Forty-seven Democrats had sided with Republicans earlier in calling for the extension of the tax cuts, but only 39 eventually voted against adjournment. What happened to the other eight?

UPDATE: Yes, Kissell WAS dumb enough. Here’s how the entire delegation voted:

D-1st: G.K.Butterfield, not voting
R-6th: Coble, No
D-2nd: Etheridge, Yes
R-5th: Foxx, No
R-3rd: Jones, No
D-8th: Kissell, Yes
R-10th: McHenry, No
D-7th: McIntyre, No
D-13th: Miller, Yes
R-9th: Myrick, No
D-4th: Price, Yes
D-11th: Shuler, No
D-12th: Watt, Yes

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You’re Invited to the Triangle Freedom Club Meeting

Join the John Locke Foundation on Wednesday, October 20 at Noon in Raleigh for the next meeting of the Triangle Freedom Club. The subject: government transparency and accountability. Details are here.

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Saturday in Raleigh: JLF’s Citizen’s Constitutional Workshop

This summer’s Citizen’s Constitutional Workshop was packed at JLF headquarters in downtown Raleigh. That’s why presenters Michael Sanera, Director of Research, and Troy Kickler, Director of the North Carolina History Project, are offering you a second opportunity to learn about restoring original intent and the rule of law.

Registration information for the October 2nd workshop is here.

What the Founders and the State Ratification Conventions Can Teach Us Today
Saturday, October 02, 2010
8:30 am- 1:30 pm

The John Locke Foundation, 200 W Morgan St., Raleigh, NC 27601

Price: $10.00- includes lunch.

Due to high demand, this is a repeat offering of the August 7, 2010 workshop.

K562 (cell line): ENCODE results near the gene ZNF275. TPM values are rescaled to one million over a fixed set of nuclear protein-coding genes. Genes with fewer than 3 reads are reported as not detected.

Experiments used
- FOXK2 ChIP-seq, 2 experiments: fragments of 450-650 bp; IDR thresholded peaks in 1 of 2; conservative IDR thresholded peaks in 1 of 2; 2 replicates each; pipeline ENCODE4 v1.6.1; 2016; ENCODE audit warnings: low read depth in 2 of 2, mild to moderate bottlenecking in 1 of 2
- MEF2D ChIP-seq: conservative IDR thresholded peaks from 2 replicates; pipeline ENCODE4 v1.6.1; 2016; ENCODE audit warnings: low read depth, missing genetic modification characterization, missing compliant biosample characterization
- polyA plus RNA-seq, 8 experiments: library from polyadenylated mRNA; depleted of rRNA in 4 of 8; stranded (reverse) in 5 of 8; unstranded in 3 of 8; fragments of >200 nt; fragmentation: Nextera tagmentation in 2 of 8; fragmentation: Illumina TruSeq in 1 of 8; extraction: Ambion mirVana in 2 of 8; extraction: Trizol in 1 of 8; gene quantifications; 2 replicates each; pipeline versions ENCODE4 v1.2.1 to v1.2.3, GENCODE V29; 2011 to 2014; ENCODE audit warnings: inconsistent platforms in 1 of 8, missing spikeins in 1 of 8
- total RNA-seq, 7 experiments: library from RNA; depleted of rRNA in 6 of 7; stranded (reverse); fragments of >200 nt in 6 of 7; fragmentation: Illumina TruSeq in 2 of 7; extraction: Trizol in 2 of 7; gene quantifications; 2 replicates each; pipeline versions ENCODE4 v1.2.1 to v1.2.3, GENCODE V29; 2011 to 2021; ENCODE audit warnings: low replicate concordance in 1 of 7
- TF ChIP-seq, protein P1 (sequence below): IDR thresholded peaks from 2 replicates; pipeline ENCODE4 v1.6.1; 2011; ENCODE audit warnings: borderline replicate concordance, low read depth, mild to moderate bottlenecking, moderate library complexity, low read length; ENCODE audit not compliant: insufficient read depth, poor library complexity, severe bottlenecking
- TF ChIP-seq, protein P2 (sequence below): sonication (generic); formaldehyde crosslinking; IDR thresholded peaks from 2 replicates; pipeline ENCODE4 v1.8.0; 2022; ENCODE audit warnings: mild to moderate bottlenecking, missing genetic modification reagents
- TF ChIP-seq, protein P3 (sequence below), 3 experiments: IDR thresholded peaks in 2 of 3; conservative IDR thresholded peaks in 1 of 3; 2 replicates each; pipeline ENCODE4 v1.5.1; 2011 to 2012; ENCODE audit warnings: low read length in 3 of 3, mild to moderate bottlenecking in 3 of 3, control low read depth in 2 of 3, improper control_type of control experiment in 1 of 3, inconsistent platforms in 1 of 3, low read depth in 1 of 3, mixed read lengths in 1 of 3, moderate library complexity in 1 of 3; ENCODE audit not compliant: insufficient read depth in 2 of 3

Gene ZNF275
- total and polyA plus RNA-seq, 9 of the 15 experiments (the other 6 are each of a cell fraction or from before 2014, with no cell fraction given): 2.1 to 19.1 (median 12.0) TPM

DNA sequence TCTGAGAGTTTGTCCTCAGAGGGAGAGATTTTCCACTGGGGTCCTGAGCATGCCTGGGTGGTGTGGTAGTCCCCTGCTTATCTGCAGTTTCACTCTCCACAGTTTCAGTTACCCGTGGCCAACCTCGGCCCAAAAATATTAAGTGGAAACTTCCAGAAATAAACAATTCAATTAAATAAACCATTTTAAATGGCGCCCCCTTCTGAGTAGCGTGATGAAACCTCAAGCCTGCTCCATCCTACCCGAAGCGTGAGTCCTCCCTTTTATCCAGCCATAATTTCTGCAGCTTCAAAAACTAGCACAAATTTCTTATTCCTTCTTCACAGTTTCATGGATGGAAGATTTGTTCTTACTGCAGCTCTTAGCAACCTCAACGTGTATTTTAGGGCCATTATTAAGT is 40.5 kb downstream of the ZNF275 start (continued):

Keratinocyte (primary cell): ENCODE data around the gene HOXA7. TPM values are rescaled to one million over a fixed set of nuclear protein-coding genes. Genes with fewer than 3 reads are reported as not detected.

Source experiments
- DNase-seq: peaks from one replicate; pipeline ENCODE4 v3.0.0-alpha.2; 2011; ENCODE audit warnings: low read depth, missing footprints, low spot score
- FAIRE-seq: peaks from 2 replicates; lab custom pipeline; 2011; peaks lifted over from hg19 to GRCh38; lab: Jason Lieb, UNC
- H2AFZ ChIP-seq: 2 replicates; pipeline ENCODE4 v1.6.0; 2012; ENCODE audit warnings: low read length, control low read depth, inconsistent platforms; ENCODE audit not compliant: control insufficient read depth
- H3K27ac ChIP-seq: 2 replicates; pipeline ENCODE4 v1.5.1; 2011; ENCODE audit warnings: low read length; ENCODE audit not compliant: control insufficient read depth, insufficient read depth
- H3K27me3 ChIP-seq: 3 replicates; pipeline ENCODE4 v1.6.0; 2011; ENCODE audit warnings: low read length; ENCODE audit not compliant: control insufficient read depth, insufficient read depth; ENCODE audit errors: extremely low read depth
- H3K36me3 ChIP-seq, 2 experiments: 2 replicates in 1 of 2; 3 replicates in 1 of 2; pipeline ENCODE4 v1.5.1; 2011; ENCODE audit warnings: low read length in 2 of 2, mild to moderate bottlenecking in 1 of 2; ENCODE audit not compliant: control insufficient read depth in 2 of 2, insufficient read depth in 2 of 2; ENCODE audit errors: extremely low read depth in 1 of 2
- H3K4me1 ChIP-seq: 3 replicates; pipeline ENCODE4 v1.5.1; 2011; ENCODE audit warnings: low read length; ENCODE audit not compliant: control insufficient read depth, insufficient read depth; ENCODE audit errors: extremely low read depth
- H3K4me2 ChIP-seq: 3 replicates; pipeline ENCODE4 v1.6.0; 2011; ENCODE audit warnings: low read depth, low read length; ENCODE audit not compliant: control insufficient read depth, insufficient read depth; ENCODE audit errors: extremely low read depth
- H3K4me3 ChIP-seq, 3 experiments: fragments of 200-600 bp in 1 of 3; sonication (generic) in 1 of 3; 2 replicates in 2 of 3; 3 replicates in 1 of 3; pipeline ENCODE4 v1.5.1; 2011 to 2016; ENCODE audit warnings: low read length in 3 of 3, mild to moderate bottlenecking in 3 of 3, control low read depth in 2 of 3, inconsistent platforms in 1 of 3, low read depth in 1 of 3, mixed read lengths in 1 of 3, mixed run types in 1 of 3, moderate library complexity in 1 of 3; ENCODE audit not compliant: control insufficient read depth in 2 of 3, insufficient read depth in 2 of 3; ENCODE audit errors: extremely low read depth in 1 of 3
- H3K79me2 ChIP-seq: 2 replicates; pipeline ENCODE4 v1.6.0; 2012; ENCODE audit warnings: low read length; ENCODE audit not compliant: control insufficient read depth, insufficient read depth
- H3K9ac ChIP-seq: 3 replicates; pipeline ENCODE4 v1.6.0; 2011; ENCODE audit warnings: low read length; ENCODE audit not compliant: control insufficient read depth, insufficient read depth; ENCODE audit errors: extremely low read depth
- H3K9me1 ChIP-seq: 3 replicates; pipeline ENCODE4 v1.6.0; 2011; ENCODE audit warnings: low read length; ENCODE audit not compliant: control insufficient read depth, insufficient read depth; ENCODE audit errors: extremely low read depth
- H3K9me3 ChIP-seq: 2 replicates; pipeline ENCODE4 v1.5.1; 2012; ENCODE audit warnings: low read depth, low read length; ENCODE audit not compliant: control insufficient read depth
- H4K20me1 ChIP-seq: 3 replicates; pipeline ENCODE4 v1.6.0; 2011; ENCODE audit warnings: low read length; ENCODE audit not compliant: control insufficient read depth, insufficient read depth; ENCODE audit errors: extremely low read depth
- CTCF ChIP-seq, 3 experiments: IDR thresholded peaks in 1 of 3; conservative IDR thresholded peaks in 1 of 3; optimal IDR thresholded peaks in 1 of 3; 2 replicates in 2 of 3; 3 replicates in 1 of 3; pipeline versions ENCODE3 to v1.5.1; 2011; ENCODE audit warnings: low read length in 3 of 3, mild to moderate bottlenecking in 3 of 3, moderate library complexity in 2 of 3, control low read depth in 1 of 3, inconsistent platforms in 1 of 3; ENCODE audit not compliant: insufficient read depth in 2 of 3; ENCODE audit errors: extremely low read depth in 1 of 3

Space is limited for this event, pre-registration is required.

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Sadly, Still Pandering to Women

Earlier this year I wrote about the incredible accomplishments of women, including those in higher education.

Since the 1980s, women have dominated higher education, earning the majority of bachelor’s and master’s degrees. In 2005-06, women earned 57.5 percent of all bachelor’s degrees and half of the bachelor’s degrees in business. During the same period, women earned 60 percent of master’s degrees and nearly half of doctoral degrees in all disciplines. At Harvard, Princeton, Penn, and Brown, women run the show.

And that’s just higher education. Women have attained incredible power and influence in business, politics, and society in general.

That’s why this blog about the gender-grievance industry from George Leef at sister site The Locker Room caught my eye. Leef blogs about a George Will column.

The notion that, in 2010, women are systematically oppressed by Big Bad Men is hogwash, and the so-called “women’s movement” and its allies do a disservice to women I respect — women who fought hard for opportunity during a time when discrimination was quite real.

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If You’re a “high level” resident, Mayor Meeker Wants You!

First, Raleigh Mayor Charles Meeker complained about those dastardly newly elected Wake County school board members who “are not from the area.” Now he wants other mayors to help him seek out “high level” residents to serve on an “objective group” for “good advice” about proposed changes to Wake school board policy. Meeker will, of course, be the “facilitator” of this group of “high level” citizens.

Two questions:

First, can you be a “high level” citizen if you’re “not from the area”?
Second, exactly who does Mayor Meeker believe are the low level citizens of this area?

Bottom line: Mayor Meeker’s latest venture reeks of elitism.

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Saturday in Raleigh: JLF’s Citizen’s Constitutional Workshop

This summer’s Citizen’s Constitutional Workshop was packed at JLF headquarters in downtown Raleigh. That’s why presenters Michael Sanera, Director of Research, and Troy Kickler, Director of the North Carolina History Project, are offering you a second opportunity to learn about restoring original intent and the rule of law.

Registration information for the October 2nd workshop is here.

What the Founders and the State Ratification Conventions Can Teach Us Today
Saturday, October 02, 2010
8:30 am- 1:30 pm

The John Locke Foundation, 200 W Morgan St., Raleigh, NC 27601

Price: $10.00- includes lunch.

Due to high demand, this is a repeat offering of the August 7, 2010 workshop.

Space is limited for this event, pre-registration is required.